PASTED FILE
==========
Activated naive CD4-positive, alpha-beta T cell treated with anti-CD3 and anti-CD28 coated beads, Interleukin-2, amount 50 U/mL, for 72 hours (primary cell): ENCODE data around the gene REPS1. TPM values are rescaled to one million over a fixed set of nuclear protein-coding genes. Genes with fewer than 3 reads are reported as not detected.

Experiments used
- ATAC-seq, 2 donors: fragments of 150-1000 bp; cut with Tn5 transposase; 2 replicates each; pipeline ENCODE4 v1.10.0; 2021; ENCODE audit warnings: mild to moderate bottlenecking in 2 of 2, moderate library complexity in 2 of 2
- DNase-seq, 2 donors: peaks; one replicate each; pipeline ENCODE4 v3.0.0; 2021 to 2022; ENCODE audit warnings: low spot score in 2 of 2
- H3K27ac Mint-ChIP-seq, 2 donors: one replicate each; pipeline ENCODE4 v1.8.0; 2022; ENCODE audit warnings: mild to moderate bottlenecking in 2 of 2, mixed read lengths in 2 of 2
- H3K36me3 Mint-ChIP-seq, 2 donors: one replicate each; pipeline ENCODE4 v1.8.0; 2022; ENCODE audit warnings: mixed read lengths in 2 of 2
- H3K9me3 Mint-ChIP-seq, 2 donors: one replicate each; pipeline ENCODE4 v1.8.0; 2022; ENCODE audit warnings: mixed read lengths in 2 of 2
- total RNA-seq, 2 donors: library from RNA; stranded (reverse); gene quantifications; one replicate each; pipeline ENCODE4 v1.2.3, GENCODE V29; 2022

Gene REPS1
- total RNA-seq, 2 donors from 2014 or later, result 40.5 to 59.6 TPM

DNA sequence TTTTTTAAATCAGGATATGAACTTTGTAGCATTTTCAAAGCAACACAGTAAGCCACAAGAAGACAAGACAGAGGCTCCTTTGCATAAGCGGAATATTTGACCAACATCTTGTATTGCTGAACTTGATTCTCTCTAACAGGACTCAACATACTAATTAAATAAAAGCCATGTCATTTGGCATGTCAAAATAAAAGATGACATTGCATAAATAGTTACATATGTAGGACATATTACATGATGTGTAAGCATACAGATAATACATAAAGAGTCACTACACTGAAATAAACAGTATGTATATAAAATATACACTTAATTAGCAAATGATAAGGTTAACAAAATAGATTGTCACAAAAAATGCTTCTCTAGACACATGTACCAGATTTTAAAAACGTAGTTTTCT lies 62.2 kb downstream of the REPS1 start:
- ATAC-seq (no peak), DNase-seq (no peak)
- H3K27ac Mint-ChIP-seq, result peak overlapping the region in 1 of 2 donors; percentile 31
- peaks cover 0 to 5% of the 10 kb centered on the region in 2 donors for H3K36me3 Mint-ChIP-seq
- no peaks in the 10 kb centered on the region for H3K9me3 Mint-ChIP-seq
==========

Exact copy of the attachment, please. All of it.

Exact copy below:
Activated naive CD4-positive, alpha-beta T cell treated with anti-CD3 and anti-CD28 coated beads, Interleukin-2, amount 50 U/mL, for 72 hours (primary cell): ENCODE data around the gene REPS1. TPM values are rescaled to one million over a fixed set of nuclear protein-coding genes. Genes with fewer than 3 reads are reported as not detected.

Experiments used
- ATAC-seq, 2 donors: fragments of 150-1000 bp; cut with Tn5 transposase; 2 replicates each; pipeline ENCODE4 v1.10.0; 2021; ENCODE audit warnings: mild to moderate bottlenecking in 2 of 2, moderate library complexity in 2 of 2
- DNase-seq, 2 donors: peaks; one replicate each; pipeline ENCODE4 v3.0.0; 2021 to 2022; ENCODE audit warnings: low spot score in 2 of 2
- H3K27ac Mint-ChIP-seq, 2 donors: one replicate each; pipeline ENCODE4 v1.8.0; 2022; ENCODE audit warnings: mild to moderate bottlenecking in 2 of 2, mixed read lengths in 2 of 2
- H3K36me3 Mint-ChIP-seq, 2 donors: one replicate each; pipeline ENCODE4 v1.8.0; 2022; ENCODE audit warnings: mixed read lengths in 2 of 2
- H3K9me3 Mint-ChIP-seq, 2 donors: one replicate each; pipeline ENCODE4 v1.8.0; 2022; ENCODE audit warnings: mixed read lengths in 2 of 2
- total RNA-seq, 2 donors: library from RNA; stranded (reverse); gene quantifications; one replicate each; pipeline ENCODE4 v1.2.3, GENCODE V29; 2022

Gene REPS1
- total RNA-seq, 2 donors from 2014 or later, result 40.5 to 59.6 TPM

DNA sequence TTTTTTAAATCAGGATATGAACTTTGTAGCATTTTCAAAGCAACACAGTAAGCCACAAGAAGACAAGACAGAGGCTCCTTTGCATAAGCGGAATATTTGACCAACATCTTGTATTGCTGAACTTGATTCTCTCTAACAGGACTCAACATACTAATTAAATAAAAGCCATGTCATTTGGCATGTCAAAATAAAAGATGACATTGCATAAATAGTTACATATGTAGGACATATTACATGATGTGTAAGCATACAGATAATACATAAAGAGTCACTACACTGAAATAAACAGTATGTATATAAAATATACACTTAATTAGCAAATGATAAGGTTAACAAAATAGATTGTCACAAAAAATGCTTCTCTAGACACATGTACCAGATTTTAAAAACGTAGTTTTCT lies 62.2 kb downstream of the REPS1 start:
- ATAC-seq (no peak), DNase-seq (no peak)
- H3K27ac Mint-ChIP-seq, result peak overlapping the region in 1 of 2 donors; percentile 31
- peaks cover 0 to 5% of the 10 kb centered on the region in 2 donors for H3K36me3 Mint-ChIP-seq
- no peaks in the 10 kb centered on the region for H3K9me3 Mint-ChIP-seq